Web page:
Editorial: Flexibility, Understanding Needed as Clubs Bear Brunt of Growing Pains

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Illustration of a club member being pulled in different directions. Photo by Shani Breiman ’18.

Objectively, it’s safe to say that this far into the fall semester, the modified schedule has succeeded at limiting disruption to classroom instruction and providing a longer period to eat and enjoy lunch—both big concerns last year.

Unfortunately, progress can’t made without a few growing pains. On that front, student clubs have been hit the hardest, having to share a Wednesday afternoon activities block also reserved for assembly and make-up class time.

Last Wednesday, in fact, marked the first and only time this fall that clubs met during the designated period. Contributing to the frustration, students, many of whom are enrolled in multiple clubs, had to decide what meeting to attend.

Moving forward, The Gator is pleased to learn that Upper School Head Joshua Neudel promises more consistency with club meeting time. All the same, the current set up isn’t ideal, especially for more academic-oriented clubs like Model United Nations, which requires students to write position papers, learn debate protocol, and prepare for a major conference at Yale University in January.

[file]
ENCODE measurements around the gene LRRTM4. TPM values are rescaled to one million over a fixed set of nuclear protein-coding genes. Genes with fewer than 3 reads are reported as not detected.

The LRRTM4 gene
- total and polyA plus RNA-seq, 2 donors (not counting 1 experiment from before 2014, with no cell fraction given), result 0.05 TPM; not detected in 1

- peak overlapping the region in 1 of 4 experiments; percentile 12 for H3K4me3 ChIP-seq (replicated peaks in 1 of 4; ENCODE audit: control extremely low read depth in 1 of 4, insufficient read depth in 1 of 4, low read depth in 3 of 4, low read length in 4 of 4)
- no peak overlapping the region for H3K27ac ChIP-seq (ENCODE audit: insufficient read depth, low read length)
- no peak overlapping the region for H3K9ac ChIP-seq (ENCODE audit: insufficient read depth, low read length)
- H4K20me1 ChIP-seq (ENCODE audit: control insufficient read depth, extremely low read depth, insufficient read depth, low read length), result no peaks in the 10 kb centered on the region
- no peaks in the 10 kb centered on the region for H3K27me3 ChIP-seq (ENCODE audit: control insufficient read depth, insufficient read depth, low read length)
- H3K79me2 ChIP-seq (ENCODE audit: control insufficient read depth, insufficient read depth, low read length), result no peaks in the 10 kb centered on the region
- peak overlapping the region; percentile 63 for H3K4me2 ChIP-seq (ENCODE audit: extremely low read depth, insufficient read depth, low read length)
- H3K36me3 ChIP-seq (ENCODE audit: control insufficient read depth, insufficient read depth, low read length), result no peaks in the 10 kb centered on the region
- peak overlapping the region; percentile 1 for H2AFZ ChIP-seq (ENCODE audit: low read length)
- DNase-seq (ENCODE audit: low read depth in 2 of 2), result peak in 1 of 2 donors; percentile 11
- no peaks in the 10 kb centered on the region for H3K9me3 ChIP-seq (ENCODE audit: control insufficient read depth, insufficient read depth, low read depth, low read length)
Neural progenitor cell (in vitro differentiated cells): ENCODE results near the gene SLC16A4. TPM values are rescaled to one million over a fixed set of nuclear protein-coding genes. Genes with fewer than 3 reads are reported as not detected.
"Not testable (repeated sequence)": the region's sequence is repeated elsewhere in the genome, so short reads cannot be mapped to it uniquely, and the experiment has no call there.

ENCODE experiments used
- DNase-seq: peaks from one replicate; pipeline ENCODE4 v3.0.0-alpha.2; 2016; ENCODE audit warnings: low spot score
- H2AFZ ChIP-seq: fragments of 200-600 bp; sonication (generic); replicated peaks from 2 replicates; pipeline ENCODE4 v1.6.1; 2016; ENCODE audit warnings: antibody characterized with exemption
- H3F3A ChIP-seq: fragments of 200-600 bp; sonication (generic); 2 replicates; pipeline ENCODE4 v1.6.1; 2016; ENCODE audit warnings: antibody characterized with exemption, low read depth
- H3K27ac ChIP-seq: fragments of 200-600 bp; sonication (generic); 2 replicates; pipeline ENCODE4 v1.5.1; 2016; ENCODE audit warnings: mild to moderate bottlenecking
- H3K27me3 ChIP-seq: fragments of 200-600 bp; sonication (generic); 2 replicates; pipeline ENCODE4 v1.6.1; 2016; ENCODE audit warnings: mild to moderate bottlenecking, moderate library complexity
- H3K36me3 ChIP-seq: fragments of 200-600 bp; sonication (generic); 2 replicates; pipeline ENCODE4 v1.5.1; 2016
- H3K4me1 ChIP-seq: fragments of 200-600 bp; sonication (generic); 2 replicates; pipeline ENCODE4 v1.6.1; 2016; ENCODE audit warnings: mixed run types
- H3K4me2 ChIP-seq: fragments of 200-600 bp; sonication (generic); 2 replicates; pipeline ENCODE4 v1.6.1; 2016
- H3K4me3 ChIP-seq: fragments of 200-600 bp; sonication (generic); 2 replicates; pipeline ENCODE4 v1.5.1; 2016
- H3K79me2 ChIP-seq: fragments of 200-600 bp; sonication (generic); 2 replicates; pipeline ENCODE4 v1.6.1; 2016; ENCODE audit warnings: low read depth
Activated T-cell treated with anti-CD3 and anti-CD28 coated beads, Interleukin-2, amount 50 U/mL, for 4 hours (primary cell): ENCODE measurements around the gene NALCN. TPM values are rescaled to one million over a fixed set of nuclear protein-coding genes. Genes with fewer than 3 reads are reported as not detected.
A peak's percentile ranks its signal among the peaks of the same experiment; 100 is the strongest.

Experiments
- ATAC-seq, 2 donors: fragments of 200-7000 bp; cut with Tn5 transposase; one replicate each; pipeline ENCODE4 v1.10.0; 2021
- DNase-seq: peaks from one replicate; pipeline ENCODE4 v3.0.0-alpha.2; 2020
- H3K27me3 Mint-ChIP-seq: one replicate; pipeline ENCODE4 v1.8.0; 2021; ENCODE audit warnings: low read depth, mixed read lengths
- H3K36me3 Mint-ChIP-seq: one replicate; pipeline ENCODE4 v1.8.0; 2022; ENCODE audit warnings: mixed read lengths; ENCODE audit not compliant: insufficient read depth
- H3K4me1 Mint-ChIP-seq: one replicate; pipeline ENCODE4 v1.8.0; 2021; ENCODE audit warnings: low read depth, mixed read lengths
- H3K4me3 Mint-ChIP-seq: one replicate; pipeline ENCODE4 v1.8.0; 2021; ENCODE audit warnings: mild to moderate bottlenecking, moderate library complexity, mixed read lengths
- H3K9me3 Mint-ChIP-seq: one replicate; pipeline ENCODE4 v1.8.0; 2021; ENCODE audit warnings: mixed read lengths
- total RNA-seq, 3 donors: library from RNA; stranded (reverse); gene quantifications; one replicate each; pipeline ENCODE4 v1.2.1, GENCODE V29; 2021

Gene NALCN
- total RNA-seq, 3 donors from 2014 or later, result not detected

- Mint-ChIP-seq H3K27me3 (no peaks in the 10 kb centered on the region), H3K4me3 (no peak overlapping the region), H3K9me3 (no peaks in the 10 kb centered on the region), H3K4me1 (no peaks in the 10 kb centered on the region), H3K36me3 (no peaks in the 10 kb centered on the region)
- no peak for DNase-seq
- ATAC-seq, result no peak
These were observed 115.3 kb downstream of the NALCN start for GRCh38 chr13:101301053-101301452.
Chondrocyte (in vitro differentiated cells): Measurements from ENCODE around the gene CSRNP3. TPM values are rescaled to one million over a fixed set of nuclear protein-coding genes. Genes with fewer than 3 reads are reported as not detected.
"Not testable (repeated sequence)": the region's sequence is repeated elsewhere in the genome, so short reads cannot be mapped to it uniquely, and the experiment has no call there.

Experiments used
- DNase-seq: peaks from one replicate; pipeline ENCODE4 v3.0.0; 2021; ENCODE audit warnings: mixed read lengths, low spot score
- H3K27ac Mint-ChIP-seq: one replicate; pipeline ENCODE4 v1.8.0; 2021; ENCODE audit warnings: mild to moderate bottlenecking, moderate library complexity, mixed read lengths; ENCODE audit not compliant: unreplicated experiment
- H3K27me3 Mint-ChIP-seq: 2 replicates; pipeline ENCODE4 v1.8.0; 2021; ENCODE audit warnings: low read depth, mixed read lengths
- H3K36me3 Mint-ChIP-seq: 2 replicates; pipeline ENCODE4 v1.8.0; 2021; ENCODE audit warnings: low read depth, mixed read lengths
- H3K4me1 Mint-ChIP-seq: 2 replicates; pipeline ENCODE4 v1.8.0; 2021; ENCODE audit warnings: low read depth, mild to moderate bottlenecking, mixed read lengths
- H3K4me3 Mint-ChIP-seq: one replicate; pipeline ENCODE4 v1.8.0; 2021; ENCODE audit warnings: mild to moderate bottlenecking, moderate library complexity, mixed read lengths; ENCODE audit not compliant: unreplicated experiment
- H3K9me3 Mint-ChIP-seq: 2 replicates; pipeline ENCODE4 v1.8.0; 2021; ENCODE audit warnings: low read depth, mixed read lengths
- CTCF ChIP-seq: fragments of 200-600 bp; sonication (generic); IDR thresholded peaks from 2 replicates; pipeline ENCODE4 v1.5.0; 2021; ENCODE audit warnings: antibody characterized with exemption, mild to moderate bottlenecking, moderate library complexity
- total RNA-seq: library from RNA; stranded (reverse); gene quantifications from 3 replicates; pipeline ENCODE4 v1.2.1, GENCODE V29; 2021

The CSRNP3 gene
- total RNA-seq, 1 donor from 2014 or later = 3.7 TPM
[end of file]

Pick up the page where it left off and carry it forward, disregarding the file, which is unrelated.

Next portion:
Also new this year is Upper School Senate’s oversight of student clubs, a mammoth task which, up until this fall, fell to Dean of Students Paul Murray. We applaud administrators for allowing students to assert more responsibility over clubs, even as respective parties work to find a more tenable solution for overlapping meeting times.

Until that happens, The Gator suggests that to the best of their ability, clubs make use of the extended lunch period, an idea put forth by students and administrators alike. It’s certainly not ideal to eat while trying to be an active club member, which seems to be a chief reason why students aren’t allowed to have snacks or drinks during instruction time. Still, it’s equally understandable that with so much change this year, not everything will run perfectly all of the time.

For this year, we encourage club leaders to get creative with when to meet, and to speak with counterparts about avoiding possible overlapping times. Along these lines, we also encourage clearer guidance from Senate and administrators about how to assure students that belonging to multiple clubs is workable.

Thinking ahead to future years, The Gator also urges Senate and the administrators to consider how the schedule can be tweaked to include a dedicated club meeting time, as well as a separate assembly block. Even with a packed schedule, we feel that club and instruction time should be treated equally important. Indeed, clubs offer students an outlet to express themselves in creative ways, learn from others, and try something new without the same fear of failure.

Clubs also contribute to a vibrant community, while encouraging students, who might not otherwise assume leadership positions in the classroom, to do so in a different capacity.

The Gator applauds the School’s leaders for working on a solution, and we are confident that they will raise to the occasion.

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